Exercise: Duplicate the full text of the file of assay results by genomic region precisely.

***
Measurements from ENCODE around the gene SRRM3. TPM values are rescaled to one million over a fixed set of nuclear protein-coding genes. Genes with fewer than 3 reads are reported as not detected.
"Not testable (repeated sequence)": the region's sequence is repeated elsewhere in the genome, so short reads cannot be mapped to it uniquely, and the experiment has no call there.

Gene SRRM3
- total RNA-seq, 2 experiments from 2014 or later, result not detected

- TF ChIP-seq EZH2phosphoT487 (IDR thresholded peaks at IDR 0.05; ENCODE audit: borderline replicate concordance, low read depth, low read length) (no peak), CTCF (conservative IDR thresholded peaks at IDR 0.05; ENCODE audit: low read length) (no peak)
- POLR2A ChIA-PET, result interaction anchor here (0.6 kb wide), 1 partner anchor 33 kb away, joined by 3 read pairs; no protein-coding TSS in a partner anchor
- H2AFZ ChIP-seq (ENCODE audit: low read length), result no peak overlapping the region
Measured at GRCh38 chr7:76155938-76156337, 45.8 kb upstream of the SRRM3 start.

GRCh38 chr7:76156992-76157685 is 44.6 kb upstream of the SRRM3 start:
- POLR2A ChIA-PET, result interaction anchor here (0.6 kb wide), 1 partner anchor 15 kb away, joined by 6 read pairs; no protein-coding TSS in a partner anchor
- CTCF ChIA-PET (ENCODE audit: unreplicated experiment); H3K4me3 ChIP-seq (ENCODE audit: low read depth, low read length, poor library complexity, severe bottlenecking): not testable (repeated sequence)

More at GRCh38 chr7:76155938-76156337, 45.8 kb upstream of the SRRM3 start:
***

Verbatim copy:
Measurements from ENCODE around the gene SRRM3. TPM values are rescaled to one million over a fixed set of nuclear protein-coding genes. Genes with fewer than 3 reads are reported as not detected.
"Not testable (repeated sequence)": the region's sequence is repeated elsewhere in the genome, so short reads cannot be mapped to it uniquely, and the experiment has no call there.

Gene SRRM3
- total RNA-seq, 2 experiments from 2014 or later, result not detected

- TF ChIP-seq EZH2phosphoT487 (IDR thresholded peaks at IDR 0.05; ENCODE audit: borderline replicate concordance, low read depth, low read length) (no peak), CTCF (conservative IDR thresholded peaks at IDR 0.05; ENCODE audit: low read length) (no peak)
- POLR2A ChIA-PET, result interaction anchor here (0.6 kb wide), 1 partner anchor 33 kb away, joined by 3 read pairs; no protein-coding TSS in a partner anchor
- H2AFZ ChIP-seq (ENCODE audit: low read length), result no peak overlapping the region
Measured at GRCh38 chr7:76155938-76156337, 45.8 kb upstream of the SRRM3 start.

GRCh38 chr7:76156992-76157685 is 44.6 kb upstream of the SRRM3 start:
- POLR2A ChIA-PET, result interaction anchor here (0.6 kb wide), 1 partner anchor 15 kb away, joined by 6 read pairs; no protein-coding TSS in a partner anchor
- CTCF ChIA-PET (ENCODE audit: unreplicated experiment); H3K4me3 ChIP-seq (ENCODE audit: low read depth, low read length, poor library complexity, severe bottlenecking): not testable (repeated sequence)

More at GRCh38 chr7:76155938-76156337, 45.8 kb upstream of the SRRM3 start: